A randomized comparison of cognitive behavioral therapy and behavioral weight loss treatment for overweight individuals with binge eating disorder

Simone Munsch PhD
Abstract Objectives: The aim of this study was to determine the efficacy of cognitive-behavioral therapy (CBT) and behavioral weight loss treatment (BWLT) for overweight patients with binge eating disorder (BED). Method: Eighty obese patients meeting criteria of BED according to DSM-IV-TR were randomly assigned to either CBT or BWLT consisting of 16 weekly treatments and 6 monthly follow-up sessions. Binge eating, general psychopathology, and body mass index (BMI) were assessed before, during, and after treatment, and at 12-month follow-up. Results: At posttreatment results favored CBT as the more effective treatment. Analysis of the course of treatments pointed to a faster improvement of binge eating in CBT based on the number of self-reported weekly binges, but faster reduction of BMI in BWLT. At 12-month follow-up, no substantial differences between the two treatment conditions existed. Conclusion: CBT was somewhat more efficacious than BWLT in treating binge eating but this superior effect was barely maintained in the long term. Further research into cost effectiveness is needed to assess which treatment should be considered the treatment of choice. © 2006 by Wiley Periodicals, Inc. Int J Eat Disord 2006 [source]

Systematic review: the association between obesity and hepatocellular carcinoma , epidemiological evidence

Aliment Pharmacol Ther,31, 1051,1063 Summary Background, Evidence increasingly implicates obesity as an independent risk factor for different cancers. We examined such evidence for hepatocellular carcinoma. Aim, To review the effect of increased levels of body mass index on hepatocellular carcinoma risk. Methods, We reviewed systematically the literature examining the association between increased body mass index and hepatocellular carcinoma risk. For each identified study, relevant data were extracted and appraised. Results, Ten cohort studies (>90 million person-years), one nested case-control study (244 cases) and two case-control studies (494 cases) were identified. Of the cohort studies, 75% of person-years related to North Americans, 15% to East Asians, and 10% to Europeans. Three cohort studies adjusted for alcohol consumption, only one cohort study adjusted for hepatitis infection status. Seven cohort studies found a positive association between obesity (body mass index ,30 kg/m2) and hepatocellular carcinoma risk (relative risks ranging from 1.4 to 4.1); two reported no association; and one reported a significant inverse association for a population subgroup (relative risk = 0.7, 95% confidence interval: 0.5,0.9). Conclusion, Although most studies did not adjust for confounders and most data relate to a single world region, the overall evidence is suggestive of an increased hepatocellular carcinoma risk in obese and overweight individuals. [source]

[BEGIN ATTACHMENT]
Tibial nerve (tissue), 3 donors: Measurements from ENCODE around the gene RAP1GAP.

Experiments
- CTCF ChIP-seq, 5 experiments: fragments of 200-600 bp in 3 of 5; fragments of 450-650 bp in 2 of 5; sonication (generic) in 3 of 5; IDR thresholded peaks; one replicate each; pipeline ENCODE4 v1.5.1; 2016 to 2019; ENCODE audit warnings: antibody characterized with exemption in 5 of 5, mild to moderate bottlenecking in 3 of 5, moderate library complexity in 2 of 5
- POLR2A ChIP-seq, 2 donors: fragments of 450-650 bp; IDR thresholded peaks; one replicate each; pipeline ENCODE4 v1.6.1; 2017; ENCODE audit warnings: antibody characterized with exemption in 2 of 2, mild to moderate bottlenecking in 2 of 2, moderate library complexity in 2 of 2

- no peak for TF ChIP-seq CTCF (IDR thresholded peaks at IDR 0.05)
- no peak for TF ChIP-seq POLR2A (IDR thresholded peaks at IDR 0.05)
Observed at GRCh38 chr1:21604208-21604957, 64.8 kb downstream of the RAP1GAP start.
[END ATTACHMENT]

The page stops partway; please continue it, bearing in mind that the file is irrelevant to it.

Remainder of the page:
High insulin levels are positively associated with peripheral nervous system function

H. Isojärvi
Objective,,, The aim of this study was to analyze peripheral nervous system (PNS) function in overweight and obese individuals. Materials and Methods,,, Forty-four adult non-diabetic overweight individuals were recruited. Peroneal motor nerve conduction and radial, sural, and medial plantar sensory nerve conduction were studied. Insulin and glucose levels were determined twice (over a 2- to 3-year period) with an oral glucose tolerance test (OGTT). Multiple stepwise linear regression models adjusted for age, height, weight, and skin temperature were used to analyze the data. Results,,, Analysis revealed that baseline insulin levels measured 120 min after an OGTT explained 18% of the variation in peroneal F -wave minimum latency, 8% of peroneal F -wave maximum latency variation, 15% of sural sensory latency variation, 13% of sural sensory nerve conduction velocity (NCV) variation, and 10% of the variation in medial plantar sensory NCV. Discussion and Conclusion,,, Our study shows that serum insulin levels measured 120 min after an OGGT are positively associated with PNS function. High insulin levels without notably high glucose levels appear to be beneficial for the function of the PNS. [source]